Chad States opens his book of photographs with an old quote from writer Edmund White: "Although people still talked about sex as 'disgusting' and 'filthy,' I thought of it as romantic." Cruising is States' proof that this is true, a documentation of two years he spent visiting state parks around the country not to go birdwatching or take hikes, but to photograph, quite romantically, the age-old practice of cruising for gay sex in the woods. He took thousands of pictures that are amazing enough for their subject matter alone—in a world where you can watch Kim Kardashian go to the OB-GYN on syndicated television, it feels special to access one of the few remaining undocumented private spaces left. But what's awesome is that States is more than just an anthropologist. Bathing his subjects in soft light, the work is just as much a lovely coffee table book about nature and an affirmation of the things humans do, and have always done, quite naturally. States turns something thought of as sordid into a celebration. Check out our interview with the photographer, and go buy a copy of the book, which may just be one of the most subversive Christmas gifts we can imagine.
Where are some of these parks? How did you find them? I lived near a state park and it became a cruise park over the course of a couple months. This is something I had done in my teens and in my twenties but that I hadn’t done in forever. I know all the signs, though, of a cruise park, and I went looking for it. At this particular park, I loved how there would be these guys hanging out in their cars cruising and then there would be some family going for a walk. They were completely oblivious to this other sexual world going on around them and that’s when I thought, I need to start photographing this. It became difficult because I kept running into too many people I knew. So I started going to anonymous places where I was anonymous and behaved in a way that could get me the photographs.
Where were most of these parks? I’d prefer not to tell you specific locations, but Seattle, Syracuse, outside of Philly and Delaware are the four main places.
Were you cruising yourself, or were you there strictly as an observer? Both (laughs). I was there as a photographer, so I used the park as a way to get the photographs. But, you know, I’m playing, I’m playing to make things happen, to have my camera be accepted. I have to instigate. If I went to the park and nothing was happening, I had to use myself to make something happen. I’m the bait. There would be all these guys hovering in the area and they’re just waiting for something to happen. Like flies to honey, they’ll all come together if I instigated.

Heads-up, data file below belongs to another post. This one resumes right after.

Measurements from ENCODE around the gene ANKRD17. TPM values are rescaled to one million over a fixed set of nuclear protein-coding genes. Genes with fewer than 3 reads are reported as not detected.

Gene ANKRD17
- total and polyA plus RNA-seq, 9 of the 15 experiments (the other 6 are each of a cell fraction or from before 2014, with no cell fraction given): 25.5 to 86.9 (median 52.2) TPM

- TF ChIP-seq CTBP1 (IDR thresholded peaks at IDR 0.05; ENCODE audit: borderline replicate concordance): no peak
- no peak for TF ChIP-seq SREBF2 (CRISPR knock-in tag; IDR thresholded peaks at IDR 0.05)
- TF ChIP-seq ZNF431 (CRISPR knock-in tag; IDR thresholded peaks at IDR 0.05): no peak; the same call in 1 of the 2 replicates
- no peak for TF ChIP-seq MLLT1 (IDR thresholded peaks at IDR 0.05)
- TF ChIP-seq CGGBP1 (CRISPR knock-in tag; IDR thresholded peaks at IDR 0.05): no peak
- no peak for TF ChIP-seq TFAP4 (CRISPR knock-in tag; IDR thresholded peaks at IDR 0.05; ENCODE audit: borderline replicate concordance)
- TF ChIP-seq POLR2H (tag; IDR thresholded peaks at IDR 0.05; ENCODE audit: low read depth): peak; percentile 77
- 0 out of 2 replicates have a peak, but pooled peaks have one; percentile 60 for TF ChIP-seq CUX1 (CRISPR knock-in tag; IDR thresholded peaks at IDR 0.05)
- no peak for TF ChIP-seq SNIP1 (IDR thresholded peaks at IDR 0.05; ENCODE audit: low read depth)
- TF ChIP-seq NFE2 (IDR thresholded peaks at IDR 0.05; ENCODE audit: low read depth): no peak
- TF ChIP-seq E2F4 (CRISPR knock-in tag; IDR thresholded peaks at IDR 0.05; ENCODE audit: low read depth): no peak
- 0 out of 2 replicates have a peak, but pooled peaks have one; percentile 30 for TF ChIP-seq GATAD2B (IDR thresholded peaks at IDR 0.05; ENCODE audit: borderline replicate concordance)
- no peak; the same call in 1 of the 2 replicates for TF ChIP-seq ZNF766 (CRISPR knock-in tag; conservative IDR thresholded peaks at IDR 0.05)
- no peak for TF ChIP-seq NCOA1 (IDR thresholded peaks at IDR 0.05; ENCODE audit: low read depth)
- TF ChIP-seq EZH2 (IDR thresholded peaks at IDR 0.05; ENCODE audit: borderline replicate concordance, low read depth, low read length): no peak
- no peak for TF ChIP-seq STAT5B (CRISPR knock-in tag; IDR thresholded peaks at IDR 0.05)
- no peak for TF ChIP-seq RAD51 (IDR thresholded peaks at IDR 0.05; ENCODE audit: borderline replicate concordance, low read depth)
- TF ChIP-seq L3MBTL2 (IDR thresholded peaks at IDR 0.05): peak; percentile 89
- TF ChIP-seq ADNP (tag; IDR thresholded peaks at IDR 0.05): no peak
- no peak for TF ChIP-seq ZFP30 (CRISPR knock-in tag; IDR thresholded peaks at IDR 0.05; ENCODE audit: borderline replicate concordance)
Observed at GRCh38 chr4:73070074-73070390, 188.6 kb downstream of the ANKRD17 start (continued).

Did you ask everyone’s permission to shoot? Yes and no. I wasn’t really verbally engaged. You don’t really talk in these situations. It’s all kind of done through just looking and giving knowing glances and that’s what I’m doing with the camera too. I’ll kind of look at them and nod and make a gesture to my camera and they’ll either shake their head and push a hand at me to go away or they don’t. It’s usually quick. I’ll get one or two shots in. It’s not always a sustained consent.
It almost looks like you spent so much time setting up the frame but they’re actually really quickly taken? I’m saying this half-jokingly, but most of what I’m doing is just really trying to get it in focus. That's how fast everything is. This camera that I’m working with has this range finder for focusing and it’s actually quite difficult to see when you’re in focus and so half the time I’m trying to capture this thing and get it in focus before it goes away. I try and compose as fast as I can. They look a little more studied then they actually are, but that’s just editing.
Is cruising kind of an endangered thing? You don’t hear about it that much, but it used to be such a huge part of gay culture. It used to be the most important way to interact and now is less so. The internet killed it, the internet is killing everything. The internet killed gay bars to a degree. I think about times when I used to go to New York twelve years ago and there were a handful of leather bars and now it's just The Eagle. Now, instead, you just go onto a fetish website and find exactly what you want. Instead of hoping a guys going to take a shit on you, you just go directly to the Do You Want To Get Shit On? page. It takes away from activities like cruising in a park.
Who are you hoping to reach with the book? Anybody who’s not judgmental about sex. This book is a celebration. I think about how democratic these spaces are. The demographic of people at these parks is across the board. It’s such a unifier in so many ways. There’s rich bankers, broke people. And you’re not going to people’s apartments to see what they own or how nice their house is. Chemistry is everything. Sex brings people together, makes connections. That’s the best part about it.